Another glorious information book sneakily posing as a picture book *grin*, in the most excellent style for which Jennifer Cossins has become well known and loved.
The book explores the incredible migratory habits of 25 different species, quite a few from Australia, and when I shared it with a Year 3 class a few days ago, they were utterly riveted. There were exclamations, excited comments and gasps of surprise (particularly when you tell them why the bogong moth migration was so welcomed by our First Nations peoples).
Each stunning double page spread features another species with descriptive information plus a featured fact. While we didn’t have time to explore the entire book, I focused mainly on the Australian species, and the swift parrot and it’s perilous status was a very enthusiastically discussed highlight.
I always find children love nature books and, further to that, just a couple of days ago, a teaching colleague and I were remarking that we both think many children are now preferring non-fiction to narrative picture books. We believe because such NF is so marvellously created these days but perhaps, also because in our teaching we are (well, most of us) encouraging and fostering inquiry learning. It makes for children who wonder and who relish ‘facts’.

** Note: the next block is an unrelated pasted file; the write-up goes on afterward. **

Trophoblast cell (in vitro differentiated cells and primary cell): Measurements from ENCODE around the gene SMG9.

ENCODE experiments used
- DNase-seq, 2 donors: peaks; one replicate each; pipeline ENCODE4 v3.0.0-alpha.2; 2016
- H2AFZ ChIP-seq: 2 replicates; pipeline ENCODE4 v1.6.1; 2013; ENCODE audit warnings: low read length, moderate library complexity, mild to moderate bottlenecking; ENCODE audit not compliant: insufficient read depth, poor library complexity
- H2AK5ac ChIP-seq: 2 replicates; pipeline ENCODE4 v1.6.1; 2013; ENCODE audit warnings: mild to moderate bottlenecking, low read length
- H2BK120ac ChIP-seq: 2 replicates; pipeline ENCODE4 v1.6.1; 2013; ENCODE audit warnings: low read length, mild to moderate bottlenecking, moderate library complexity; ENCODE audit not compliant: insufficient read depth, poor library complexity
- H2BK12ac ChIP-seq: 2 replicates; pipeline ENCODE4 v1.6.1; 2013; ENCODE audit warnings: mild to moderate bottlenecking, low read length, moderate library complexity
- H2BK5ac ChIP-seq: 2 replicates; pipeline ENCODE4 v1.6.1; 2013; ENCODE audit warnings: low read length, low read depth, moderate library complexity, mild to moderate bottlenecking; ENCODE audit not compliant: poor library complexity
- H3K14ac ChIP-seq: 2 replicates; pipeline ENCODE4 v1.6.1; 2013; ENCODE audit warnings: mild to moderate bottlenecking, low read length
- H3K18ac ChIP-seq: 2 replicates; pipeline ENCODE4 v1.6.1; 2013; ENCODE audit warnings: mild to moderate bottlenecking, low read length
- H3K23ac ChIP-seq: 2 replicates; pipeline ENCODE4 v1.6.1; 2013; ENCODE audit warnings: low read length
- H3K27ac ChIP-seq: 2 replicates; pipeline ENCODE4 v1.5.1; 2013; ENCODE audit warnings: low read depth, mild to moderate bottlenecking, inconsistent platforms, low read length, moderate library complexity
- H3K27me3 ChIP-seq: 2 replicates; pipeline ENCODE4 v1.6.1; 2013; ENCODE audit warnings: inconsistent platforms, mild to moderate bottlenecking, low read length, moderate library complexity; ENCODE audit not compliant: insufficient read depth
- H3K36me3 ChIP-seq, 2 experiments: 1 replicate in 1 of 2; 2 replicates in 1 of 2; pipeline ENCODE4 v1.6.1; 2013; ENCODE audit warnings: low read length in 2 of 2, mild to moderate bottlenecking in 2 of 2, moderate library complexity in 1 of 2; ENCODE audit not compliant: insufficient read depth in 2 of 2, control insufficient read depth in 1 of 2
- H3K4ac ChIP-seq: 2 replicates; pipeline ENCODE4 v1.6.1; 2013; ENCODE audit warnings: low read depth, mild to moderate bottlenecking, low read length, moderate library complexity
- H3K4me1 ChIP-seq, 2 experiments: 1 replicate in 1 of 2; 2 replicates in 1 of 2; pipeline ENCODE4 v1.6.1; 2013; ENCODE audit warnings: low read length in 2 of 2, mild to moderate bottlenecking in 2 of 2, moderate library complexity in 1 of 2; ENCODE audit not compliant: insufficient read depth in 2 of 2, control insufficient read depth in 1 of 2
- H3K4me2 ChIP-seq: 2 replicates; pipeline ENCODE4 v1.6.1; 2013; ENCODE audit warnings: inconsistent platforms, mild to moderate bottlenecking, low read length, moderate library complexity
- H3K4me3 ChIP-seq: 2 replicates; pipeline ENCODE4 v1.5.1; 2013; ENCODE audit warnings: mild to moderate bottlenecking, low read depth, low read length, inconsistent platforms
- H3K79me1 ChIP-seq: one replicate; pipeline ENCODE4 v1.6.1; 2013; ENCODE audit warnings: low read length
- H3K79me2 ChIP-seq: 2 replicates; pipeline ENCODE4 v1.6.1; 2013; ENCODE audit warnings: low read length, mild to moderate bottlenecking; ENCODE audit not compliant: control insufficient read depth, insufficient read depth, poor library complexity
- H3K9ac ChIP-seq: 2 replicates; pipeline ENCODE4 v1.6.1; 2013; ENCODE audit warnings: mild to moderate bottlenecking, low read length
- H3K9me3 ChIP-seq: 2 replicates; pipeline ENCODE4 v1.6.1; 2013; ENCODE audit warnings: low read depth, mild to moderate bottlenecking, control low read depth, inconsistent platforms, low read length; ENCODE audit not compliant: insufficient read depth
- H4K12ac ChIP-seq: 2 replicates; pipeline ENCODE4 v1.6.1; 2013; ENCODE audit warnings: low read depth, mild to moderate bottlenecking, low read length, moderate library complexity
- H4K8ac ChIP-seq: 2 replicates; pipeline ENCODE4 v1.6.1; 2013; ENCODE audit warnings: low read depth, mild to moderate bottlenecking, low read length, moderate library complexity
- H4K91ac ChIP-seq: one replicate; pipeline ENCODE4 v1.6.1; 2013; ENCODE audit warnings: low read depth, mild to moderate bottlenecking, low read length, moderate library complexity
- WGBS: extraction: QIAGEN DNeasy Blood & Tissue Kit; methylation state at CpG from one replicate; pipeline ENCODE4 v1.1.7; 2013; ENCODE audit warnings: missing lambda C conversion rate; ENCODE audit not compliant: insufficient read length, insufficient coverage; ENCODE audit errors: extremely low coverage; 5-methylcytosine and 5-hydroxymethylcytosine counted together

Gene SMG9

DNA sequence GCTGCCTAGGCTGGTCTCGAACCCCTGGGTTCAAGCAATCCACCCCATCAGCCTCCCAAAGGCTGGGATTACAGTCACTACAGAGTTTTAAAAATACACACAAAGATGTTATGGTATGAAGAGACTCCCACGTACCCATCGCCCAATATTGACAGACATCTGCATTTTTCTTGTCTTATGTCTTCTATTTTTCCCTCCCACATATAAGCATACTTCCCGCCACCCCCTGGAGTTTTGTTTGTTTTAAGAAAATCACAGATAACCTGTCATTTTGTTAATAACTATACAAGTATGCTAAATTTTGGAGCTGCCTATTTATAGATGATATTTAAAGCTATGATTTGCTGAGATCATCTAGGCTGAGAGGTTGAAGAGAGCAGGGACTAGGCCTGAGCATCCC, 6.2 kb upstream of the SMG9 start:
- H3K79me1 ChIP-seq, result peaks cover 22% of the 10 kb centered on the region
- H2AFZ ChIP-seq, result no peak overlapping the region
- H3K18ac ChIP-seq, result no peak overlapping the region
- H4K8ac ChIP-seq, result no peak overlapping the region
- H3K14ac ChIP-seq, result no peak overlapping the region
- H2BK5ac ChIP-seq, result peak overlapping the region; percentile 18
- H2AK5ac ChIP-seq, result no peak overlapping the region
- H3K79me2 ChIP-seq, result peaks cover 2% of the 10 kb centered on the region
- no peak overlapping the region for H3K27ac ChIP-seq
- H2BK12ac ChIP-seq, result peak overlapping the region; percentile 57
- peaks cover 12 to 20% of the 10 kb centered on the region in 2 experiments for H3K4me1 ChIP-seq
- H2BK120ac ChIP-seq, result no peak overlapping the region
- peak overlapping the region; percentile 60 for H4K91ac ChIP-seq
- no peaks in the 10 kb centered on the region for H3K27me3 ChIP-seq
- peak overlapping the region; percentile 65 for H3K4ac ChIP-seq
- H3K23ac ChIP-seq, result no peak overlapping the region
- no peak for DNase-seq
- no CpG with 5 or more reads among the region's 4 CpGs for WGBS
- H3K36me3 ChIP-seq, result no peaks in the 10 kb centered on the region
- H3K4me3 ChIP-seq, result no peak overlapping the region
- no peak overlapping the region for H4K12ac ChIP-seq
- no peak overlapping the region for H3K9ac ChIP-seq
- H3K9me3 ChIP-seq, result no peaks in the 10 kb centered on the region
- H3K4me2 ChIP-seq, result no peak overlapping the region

Certainly I can vouch for the warmth with which this particular book was embraced and I have no doubt that your youngsters will similarly enjoy their experience. I highly recommend it for children from Lower right up to Upper Primary.
A delightful 1/2 class, at a local school which has a special focus on all things ‘ocean’, as it is located right on the very seafront, and I thoroughly enjoyed exploring the depths of the brine with Sami.
Dive on in and find out about each of the underwater zones and the weird, wonderful creatures who inhabit them, as well as how those creatures have adapted and evolved over time to suit their habitat.
We enjoyed so much rich discussion as we took our time over each double spread. Along the way we interrupted our reading to measure out just how long a giant oarfish is, and to see if we could flatten ourselves like flounders (which was a nice opportunity to talk about alliteration!) and to talk about what the children (and the school) are doing to help preserve the ocean on our doorstep.